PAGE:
In the first image, the trees in the foreground are at most full scale, but in the back of the hills, the trees are 1/2 scale, and so is the watch tower.
In the second image, the train is at 1/2 scale. Both backdrops are well inside the render cutoff, so they will always be seen by people with anything above a poor computer. 3D backdrops are always great additions to maps because they make the map feel a lot larger than it might actually be, and gives people something to look at.
As you will see in the image below, a different angle can easily disrupt the illusion. Keeping everyone from placing their camera in a place that will break the illusion is an important part of making them (at least, if you want to keep the illusion).
[quote] I’m sorry but I don’t think it looks nice compared to just building everything full scale. My eyes caught that tower looking oddly sized immediately and it kind of ruined the immersion for me.
I’d much rather make everything full scale. I think the only thing it could work with is mountains. Even then, you’re forced to first person to actually avoid that hole being seen. [/quote]
if I could build something that expansive at full size, I would. Roblox’s limit for render distance is pretty variable and I wanted to be safer than sorry, so I build things close. I find it a little jarring, too, but it looks fine in screenshots.
Very nice actually. I like it It’s obvious that it’s just background and isn’t full scale, but no one’s going to be sightseeing if it is an action game. I think it’s very effective. The train had me fooled. But really? Pebbles? Pebble is like the comic sans of roblox textures. Please use it less.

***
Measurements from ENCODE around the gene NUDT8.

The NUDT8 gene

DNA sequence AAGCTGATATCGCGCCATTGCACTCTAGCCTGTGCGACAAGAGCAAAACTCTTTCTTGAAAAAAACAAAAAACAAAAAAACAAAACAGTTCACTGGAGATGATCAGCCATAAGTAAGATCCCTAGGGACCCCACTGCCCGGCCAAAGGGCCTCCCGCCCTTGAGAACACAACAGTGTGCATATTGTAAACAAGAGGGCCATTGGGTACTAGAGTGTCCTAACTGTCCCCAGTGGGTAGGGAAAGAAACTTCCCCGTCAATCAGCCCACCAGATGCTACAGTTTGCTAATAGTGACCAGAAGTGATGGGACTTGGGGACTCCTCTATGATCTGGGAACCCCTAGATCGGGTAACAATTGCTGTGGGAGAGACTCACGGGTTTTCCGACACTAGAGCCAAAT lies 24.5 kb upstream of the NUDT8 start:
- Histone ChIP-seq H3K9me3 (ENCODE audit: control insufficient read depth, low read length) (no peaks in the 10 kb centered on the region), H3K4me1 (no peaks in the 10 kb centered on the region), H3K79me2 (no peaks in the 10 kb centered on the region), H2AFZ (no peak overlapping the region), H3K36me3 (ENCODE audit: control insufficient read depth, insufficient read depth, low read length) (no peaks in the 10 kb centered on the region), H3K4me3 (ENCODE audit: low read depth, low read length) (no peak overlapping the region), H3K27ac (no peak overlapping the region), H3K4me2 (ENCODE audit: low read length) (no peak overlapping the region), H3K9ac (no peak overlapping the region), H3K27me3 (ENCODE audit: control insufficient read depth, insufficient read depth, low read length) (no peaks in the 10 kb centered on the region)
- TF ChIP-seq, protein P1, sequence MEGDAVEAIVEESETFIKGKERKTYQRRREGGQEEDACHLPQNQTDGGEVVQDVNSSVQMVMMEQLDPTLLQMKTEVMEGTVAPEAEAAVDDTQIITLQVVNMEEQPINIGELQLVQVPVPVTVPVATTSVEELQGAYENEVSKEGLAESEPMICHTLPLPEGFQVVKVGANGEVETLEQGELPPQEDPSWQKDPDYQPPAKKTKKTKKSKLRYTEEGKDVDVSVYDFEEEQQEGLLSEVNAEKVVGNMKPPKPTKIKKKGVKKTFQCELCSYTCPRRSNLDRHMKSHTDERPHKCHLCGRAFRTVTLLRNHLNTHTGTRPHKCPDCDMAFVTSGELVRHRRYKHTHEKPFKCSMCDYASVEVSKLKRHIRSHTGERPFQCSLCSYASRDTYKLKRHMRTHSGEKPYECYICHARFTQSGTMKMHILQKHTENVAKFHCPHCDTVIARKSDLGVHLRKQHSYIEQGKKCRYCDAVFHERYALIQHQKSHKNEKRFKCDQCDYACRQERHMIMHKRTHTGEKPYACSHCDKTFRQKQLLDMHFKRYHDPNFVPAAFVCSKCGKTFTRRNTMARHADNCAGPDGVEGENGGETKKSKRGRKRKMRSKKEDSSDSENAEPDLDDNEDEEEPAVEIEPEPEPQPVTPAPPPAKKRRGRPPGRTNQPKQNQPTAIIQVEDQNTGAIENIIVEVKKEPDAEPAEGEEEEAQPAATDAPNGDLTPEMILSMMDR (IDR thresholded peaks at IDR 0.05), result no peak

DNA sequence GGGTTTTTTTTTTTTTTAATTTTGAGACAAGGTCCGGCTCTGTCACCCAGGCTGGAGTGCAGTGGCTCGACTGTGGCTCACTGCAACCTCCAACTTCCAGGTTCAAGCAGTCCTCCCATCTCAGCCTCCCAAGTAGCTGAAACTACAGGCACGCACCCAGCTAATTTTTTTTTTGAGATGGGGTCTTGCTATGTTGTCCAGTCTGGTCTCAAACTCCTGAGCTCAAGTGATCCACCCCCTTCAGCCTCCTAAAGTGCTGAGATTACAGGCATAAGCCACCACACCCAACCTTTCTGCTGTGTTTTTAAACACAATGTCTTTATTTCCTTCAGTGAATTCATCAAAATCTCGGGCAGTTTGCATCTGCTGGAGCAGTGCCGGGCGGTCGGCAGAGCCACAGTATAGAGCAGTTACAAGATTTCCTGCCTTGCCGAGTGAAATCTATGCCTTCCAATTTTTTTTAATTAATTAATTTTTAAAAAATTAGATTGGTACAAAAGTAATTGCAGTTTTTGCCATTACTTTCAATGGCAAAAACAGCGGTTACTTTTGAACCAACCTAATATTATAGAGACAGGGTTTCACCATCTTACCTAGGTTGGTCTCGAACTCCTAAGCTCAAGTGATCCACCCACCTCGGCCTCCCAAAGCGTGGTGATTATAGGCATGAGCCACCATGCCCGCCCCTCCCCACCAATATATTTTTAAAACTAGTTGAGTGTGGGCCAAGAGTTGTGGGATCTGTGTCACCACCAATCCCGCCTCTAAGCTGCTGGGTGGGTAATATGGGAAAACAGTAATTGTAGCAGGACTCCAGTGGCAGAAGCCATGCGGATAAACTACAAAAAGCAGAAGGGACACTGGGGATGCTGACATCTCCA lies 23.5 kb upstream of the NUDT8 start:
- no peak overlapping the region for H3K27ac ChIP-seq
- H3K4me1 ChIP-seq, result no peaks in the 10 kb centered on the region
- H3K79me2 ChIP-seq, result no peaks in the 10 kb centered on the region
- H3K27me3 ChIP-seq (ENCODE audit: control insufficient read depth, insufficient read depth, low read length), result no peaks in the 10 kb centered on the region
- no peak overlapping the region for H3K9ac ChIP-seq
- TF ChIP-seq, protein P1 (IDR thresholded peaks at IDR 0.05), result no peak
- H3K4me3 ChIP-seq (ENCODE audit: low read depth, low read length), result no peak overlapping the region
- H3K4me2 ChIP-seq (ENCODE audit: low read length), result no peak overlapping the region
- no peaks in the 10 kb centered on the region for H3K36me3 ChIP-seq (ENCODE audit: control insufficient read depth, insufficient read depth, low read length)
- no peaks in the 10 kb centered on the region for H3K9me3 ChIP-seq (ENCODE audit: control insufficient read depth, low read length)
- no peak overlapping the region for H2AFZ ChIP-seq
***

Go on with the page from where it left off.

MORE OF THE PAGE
Maybe I’m blind or the effect is too subtle, but I played the place and can’t see it. The mountains seem to be stationary.[/quote]
[quote=“wikipedia”]Parallax is a displacement or difference in the apparent position of an object viewed along two different lines of sight[/quote] In this case, the effect is achieved with no scripting because the objects are far enough apart to create the effect. In the “proof,” the slight difference in camera positions moves the objects slightly when compared to objects at other distances: parallax. The “proof” can be realized by combining the two images by crossing your eyes. If the background objects appear to be at different distances from the camera when the effect is created, there is parallax. If there was no parallax, the background would appear the same at different positions.